Google has always maintained a general or default privacy policy purporting to permit Google to " combine the information you submit under your account with information from other services." [8] However, before the introduction of the new privacy policy on March 1, 2012, this statement was qualified, limited, and contradicted in privacy policies associated with specific Google products, including both Gmail and Android-powered devices. The privacy policies associated with Android-powered devices, for example, specified that, although the default terms would generally apply, " [c]ertain applications or features of your Android-powered phone may cause other information [that is, other than certain delimited " usage statistics" ] to be sent to Google but in a fashion that cannot be identified with you personally" and that " [y]our device may send us location information (for example, Cell ID or GPS information) that is not associated with your [Google] Account." These categories of information, and certain other discrete categories of Android user information, identified by the terms of the Android-powered device policy in effect prior to March 1, 2012, could affirmatively not be " combine[d] ... with information from other services." [9]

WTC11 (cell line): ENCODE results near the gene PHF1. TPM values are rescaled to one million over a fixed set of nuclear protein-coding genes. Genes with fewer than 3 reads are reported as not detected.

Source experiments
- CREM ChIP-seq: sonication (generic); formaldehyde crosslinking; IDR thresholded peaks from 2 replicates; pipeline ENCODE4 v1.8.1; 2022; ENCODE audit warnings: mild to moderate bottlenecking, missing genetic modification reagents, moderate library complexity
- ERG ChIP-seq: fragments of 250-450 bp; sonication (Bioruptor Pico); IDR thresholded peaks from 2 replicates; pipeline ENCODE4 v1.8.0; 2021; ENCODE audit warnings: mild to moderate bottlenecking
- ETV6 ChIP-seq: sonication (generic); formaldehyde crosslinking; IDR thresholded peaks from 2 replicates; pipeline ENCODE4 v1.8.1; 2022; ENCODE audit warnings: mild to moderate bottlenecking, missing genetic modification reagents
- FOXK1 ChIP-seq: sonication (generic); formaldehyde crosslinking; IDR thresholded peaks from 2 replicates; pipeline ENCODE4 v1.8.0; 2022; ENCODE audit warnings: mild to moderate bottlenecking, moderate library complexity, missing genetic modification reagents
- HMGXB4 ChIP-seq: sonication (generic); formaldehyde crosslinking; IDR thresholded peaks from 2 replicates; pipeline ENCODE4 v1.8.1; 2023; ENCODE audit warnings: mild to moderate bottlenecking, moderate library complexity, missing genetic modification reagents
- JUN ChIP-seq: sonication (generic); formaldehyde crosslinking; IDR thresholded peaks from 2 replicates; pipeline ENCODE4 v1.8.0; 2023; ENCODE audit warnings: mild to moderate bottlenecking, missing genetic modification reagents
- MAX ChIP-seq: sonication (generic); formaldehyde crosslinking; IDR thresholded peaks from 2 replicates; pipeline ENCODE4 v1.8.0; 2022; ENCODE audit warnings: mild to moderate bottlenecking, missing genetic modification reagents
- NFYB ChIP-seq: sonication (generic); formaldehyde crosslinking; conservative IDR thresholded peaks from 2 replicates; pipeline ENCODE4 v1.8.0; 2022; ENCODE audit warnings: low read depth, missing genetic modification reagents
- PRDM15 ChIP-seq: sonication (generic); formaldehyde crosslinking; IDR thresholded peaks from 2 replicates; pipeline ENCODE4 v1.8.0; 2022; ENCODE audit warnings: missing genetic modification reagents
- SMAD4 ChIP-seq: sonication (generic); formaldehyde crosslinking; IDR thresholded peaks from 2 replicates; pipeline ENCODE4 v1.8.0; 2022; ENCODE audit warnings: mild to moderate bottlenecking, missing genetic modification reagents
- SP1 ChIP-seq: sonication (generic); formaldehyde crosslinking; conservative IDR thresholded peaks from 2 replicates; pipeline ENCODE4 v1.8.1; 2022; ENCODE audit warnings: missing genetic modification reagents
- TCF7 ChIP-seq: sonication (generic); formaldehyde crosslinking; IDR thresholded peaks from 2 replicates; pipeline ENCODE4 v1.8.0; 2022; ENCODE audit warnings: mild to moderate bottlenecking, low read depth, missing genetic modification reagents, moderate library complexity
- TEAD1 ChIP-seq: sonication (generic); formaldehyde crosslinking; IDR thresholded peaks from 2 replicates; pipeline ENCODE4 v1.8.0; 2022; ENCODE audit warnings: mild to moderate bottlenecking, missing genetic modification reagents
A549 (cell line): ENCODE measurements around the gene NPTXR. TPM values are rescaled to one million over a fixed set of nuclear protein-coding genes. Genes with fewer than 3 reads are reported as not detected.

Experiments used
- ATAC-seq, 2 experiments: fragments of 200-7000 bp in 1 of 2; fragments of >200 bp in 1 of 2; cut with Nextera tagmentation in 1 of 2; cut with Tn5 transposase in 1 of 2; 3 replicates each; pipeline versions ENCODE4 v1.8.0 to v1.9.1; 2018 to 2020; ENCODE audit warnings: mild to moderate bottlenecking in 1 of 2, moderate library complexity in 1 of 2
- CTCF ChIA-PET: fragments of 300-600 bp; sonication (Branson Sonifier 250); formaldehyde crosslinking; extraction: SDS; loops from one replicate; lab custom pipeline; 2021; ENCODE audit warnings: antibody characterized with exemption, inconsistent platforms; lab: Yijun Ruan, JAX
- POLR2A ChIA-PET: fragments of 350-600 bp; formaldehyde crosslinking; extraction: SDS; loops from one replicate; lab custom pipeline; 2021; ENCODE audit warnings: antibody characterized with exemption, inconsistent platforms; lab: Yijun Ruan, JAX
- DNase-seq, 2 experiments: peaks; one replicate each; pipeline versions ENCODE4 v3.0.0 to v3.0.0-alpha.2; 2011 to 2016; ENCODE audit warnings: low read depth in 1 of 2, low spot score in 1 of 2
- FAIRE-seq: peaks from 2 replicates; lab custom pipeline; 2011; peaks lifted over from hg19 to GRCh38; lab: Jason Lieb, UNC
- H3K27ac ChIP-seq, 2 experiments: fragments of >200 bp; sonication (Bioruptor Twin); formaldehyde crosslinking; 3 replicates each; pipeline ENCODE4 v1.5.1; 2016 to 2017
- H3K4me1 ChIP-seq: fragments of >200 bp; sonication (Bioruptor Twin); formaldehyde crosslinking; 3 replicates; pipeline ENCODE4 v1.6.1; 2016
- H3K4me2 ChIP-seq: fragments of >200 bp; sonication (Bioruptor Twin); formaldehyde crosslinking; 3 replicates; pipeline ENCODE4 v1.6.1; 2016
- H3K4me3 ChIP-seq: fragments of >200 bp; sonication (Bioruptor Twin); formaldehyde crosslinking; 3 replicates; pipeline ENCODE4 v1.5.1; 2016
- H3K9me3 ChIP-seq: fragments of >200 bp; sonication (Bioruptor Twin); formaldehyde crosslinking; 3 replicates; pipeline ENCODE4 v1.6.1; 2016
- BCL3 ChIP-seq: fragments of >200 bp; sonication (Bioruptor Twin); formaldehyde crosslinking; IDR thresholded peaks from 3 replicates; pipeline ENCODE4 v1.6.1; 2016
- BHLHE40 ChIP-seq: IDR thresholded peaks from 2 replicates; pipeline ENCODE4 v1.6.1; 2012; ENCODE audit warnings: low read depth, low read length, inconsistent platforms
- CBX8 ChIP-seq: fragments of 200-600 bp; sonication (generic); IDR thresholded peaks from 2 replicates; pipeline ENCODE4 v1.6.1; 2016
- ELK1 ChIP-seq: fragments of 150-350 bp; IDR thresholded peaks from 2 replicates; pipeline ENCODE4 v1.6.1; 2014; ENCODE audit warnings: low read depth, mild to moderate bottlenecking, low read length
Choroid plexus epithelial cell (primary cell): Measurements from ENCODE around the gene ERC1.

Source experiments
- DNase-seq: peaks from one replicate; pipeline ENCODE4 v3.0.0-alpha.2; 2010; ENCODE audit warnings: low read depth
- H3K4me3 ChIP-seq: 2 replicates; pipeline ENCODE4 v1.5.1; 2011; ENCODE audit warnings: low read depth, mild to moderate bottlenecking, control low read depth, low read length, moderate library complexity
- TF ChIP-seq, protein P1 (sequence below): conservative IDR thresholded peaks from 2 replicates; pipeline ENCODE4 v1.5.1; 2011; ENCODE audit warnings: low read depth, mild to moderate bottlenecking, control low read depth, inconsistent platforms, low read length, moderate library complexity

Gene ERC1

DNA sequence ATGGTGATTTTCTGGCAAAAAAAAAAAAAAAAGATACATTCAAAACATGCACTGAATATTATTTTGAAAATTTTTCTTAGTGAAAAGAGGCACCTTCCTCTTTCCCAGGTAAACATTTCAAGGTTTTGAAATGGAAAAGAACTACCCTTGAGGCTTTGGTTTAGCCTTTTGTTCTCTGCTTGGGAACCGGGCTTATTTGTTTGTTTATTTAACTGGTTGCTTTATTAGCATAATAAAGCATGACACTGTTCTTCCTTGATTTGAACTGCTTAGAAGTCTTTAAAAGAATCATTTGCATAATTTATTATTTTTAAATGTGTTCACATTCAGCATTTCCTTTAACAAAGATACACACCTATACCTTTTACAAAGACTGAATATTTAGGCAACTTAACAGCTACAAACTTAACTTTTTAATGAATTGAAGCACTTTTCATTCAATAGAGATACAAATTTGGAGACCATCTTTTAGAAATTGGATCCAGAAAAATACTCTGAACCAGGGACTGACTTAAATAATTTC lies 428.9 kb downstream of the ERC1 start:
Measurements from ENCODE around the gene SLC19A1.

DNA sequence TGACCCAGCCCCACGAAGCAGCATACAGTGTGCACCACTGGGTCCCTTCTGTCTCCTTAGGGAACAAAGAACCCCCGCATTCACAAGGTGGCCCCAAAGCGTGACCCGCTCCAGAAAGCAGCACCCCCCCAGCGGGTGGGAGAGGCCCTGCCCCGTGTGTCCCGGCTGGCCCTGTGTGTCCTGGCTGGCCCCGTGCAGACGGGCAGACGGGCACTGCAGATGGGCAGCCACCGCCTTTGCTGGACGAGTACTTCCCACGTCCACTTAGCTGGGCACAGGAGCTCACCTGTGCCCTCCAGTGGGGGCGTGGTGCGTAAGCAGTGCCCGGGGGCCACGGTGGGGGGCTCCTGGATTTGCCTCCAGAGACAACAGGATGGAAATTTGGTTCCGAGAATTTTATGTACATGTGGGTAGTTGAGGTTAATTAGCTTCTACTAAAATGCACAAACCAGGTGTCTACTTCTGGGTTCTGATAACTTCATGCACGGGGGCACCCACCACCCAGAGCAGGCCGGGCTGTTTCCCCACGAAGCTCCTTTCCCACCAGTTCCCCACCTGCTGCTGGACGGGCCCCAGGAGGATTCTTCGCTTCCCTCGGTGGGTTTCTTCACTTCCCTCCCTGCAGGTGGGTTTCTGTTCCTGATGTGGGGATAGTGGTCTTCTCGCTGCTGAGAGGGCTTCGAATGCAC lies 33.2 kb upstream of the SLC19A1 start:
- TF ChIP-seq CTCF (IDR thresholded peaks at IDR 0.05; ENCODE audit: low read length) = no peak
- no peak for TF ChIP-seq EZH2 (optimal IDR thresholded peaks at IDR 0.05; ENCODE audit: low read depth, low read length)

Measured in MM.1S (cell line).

On March 1, 2012, however, Google replaced those policies with a single, unified policy that allows Google to comingle user data across accounts and disclose it to third-parties for advertising purposes.[10] Plaintiffs, who each either acquired a Google account or purchased an Android-powered ...